I’ve seen enough, heard enough and been offended way too much.
I’ve turned on, tuned in and now I’m dropping out.
I have unofficially been diagnosed with 2016 Presidential Campaign Battle Fatigue and the only cure is to completely divest myself from the process. I won’t watch the final debate, I’ll change the channel during news segments and I’ll gladly scroll past any posting from either side that happen to appear on my social media news feeds.
It’s not that I don’t want to be informed about what is going on during the process — quite the opposite, really. I am dying to be informed. I’d love to know where the two candidates stand on the issues that affect me and my family most directly. I’d love to hear them both sit down and give detailed plans of what they plan on doing to improve what already is the greatest nation in the world.
But we’re not getting that. We are getting personal attacks. We are watching two people who went to be leaders of the free world drag one another through the mud. I have watched the first two debates and, when they were finished, I felt as though I was the one who needed a shower (which, given my general personal hygiene state, probably wasn’t an entirely inaccurate assessment … but that’s another column for another day).
I don’t want to hear any more about email servers. I don’t care who coughs more, who lost a shoe or who seems to have a bad case of the sniffles. I don’t want to hear any more about the sexual proclivities of two very old men. I get it. Neither candidate is particularly palatable — particularly depending on which side is doing the assessment. But like it or not, these are the two candidates we have.
For the past year, I’ve been made pretty well aware of what each candidate is incapable of doing — which, based on what I’m hearing, is a pretty lengthy list. I want to hear them talk about what they can do. I want to hear how they are going to add more jobs, make college and health care more affordable, and deal with the various threats — both foreign and domestic — to our every day safety.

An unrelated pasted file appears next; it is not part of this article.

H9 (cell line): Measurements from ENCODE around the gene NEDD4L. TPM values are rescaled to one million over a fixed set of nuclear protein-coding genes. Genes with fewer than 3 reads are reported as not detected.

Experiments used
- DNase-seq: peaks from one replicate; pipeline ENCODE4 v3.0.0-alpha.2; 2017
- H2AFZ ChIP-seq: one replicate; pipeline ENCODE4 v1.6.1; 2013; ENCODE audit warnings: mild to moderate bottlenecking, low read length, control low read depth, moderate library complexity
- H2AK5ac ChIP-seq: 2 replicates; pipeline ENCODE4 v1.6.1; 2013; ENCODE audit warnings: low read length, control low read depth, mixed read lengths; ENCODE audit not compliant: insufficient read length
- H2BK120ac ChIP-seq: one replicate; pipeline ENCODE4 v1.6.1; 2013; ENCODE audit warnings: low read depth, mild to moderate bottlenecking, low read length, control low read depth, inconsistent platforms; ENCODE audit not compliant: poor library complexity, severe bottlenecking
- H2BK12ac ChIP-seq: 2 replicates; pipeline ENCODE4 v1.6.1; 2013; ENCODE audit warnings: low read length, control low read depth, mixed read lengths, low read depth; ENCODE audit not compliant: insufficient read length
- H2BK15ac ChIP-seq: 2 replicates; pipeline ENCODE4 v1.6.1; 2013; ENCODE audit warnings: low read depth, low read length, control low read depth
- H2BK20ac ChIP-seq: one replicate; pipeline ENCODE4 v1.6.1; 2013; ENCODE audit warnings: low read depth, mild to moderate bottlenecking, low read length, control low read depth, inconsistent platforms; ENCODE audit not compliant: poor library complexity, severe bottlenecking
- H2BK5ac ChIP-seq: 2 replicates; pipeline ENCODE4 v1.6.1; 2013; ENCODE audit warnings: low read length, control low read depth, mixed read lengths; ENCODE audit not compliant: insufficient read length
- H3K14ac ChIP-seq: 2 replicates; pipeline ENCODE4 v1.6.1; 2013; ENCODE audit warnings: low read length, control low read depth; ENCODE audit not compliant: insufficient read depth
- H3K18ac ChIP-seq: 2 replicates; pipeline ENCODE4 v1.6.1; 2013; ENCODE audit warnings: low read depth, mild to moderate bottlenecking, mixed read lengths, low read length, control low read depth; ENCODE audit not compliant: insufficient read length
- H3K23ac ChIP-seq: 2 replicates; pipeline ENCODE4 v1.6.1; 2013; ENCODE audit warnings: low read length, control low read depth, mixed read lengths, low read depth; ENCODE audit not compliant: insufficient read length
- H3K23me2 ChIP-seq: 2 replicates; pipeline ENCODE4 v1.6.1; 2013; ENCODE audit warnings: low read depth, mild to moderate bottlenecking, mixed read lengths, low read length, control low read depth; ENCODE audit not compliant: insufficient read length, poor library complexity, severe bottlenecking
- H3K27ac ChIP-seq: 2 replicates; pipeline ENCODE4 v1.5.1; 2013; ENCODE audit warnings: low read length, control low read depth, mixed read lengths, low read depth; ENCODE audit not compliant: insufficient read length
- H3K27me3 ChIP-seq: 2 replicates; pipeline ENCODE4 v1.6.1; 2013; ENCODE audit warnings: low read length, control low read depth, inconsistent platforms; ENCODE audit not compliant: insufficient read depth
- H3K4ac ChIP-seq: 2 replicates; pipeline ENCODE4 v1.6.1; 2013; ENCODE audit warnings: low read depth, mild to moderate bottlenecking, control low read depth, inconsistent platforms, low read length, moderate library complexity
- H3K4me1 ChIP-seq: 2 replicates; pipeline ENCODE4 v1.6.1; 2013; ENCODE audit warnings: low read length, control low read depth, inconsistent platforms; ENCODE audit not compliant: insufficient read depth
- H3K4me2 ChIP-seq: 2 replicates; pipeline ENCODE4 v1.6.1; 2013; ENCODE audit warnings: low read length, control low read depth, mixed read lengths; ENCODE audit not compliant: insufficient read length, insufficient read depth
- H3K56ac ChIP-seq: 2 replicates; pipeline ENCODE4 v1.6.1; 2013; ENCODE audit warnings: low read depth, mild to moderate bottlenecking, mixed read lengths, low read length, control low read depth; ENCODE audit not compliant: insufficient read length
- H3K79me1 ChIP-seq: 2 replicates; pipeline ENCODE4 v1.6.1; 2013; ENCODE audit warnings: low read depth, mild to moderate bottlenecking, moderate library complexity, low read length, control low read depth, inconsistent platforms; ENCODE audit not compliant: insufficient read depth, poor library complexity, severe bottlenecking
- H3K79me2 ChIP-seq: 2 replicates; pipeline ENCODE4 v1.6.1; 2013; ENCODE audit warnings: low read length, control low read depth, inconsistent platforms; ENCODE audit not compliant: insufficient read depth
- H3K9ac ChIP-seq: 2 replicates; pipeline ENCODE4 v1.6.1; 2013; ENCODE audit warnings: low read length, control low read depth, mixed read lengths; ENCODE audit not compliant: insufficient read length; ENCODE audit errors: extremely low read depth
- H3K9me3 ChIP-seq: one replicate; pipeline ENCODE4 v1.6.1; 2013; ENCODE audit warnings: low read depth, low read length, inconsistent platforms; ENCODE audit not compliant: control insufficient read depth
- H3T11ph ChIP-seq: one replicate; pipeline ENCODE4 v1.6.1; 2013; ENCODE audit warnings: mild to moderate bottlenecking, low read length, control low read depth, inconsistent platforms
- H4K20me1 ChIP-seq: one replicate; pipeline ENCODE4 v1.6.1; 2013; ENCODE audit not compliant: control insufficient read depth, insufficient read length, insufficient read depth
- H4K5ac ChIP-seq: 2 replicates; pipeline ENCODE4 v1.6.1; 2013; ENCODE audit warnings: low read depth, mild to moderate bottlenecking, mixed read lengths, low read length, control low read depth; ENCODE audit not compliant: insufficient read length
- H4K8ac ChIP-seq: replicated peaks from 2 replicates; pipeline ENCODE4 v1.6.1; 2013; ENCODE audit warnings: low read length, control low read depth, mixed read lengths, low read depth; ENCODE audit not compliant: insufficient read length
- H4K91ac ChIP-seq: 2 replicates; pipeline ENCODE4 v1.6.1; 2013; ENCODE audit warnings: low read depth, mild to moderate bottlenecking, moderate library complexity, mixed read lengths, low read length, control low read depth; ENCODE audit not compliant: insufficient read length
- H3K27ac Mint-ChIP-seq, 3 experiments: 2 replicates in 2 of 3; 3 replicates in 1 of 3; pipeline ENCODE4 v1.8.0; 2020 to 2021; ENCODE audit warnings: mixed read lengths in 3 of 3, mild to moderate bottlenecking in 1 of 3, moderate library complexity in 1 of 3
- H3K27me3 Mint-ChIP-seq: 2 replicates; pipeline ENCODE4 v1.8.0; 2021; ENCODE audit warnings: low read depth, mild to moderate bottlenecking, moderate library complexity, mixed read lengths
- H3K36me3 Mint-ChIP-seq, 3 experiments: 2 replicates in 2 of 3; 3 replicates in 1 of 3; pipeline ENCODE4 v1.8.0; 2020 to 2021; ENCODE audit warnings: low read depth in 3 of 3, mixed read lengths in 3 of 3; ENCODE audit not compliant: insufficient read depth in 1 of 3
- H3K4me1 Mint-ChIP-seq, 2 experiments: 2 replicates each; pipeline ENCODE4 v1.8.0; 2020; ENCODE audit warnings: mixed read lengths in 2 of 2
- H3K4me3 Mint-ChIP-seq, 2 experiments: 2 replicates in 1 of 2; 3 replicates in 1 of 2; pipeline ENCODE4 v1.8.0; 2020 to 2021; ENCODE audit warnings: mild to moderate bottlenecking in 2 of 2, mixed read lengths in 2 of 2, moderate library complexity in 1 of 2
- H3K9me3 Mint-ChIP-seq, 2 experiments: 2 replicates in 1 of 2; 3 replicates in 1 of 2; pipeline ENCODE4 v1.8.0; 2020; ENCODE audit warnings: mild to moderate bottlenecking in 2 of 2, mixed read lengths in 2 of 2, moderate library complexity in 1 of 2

And, for the love of God, just once I’d like to hear one of them get through one of those topics without the other one interrupting.
What makes it all worse is that from the anecdotal evidence I pick up on my myriad social media feeds, they are dragging it down into the mire right along with them. I don’t see anyone on Facebook or Twitter touting the views of the candidates they support — they seem far more interested in attacking the candidates they don’t support. Most of the time, they aren’t even original in doing it. They repost spiteful memes and links they find elsewhere on the Interwebs.
For crying out loud, people, if you are going to go on the attack, at least be original and come up with your own material. Of course, this is only the very least you can do. A better tact might be to actually say why you support your candidate, as opposed to attacking the other candidate. Of course, perhaps this is just a product of the two candidates themselves — maybe it truly is that hard to find redeeming qualities for either of them. Maybe it really is just easier to tear down the other person for his or her faults.
If that truly is the case, however, you can at least do it without making it personal against the people you call “friends” on social media. Hard as it may be to believe, it is possible to have a civil debate with someone whose opinions differ from your own. You can dislike someone’s political beliefs and still like the person. I hope I’m never going to be defined as a human being by which lever I pull on election day.
At this point, though, I don’t know if that can happen. Seems we’ve all crossed the Rubicon as far as that goes.
Which is why I’m done. I’ve made my choice and I’m sticking with it. I don’t need any more angst or hatred in my life between now and election day.
See you at the polls.
David Fong appears on Thursdays in the Troy Daily News, a division of Civitas Media. Contact him at firstname.lastname@example.org; follow him on Twitter @thefong.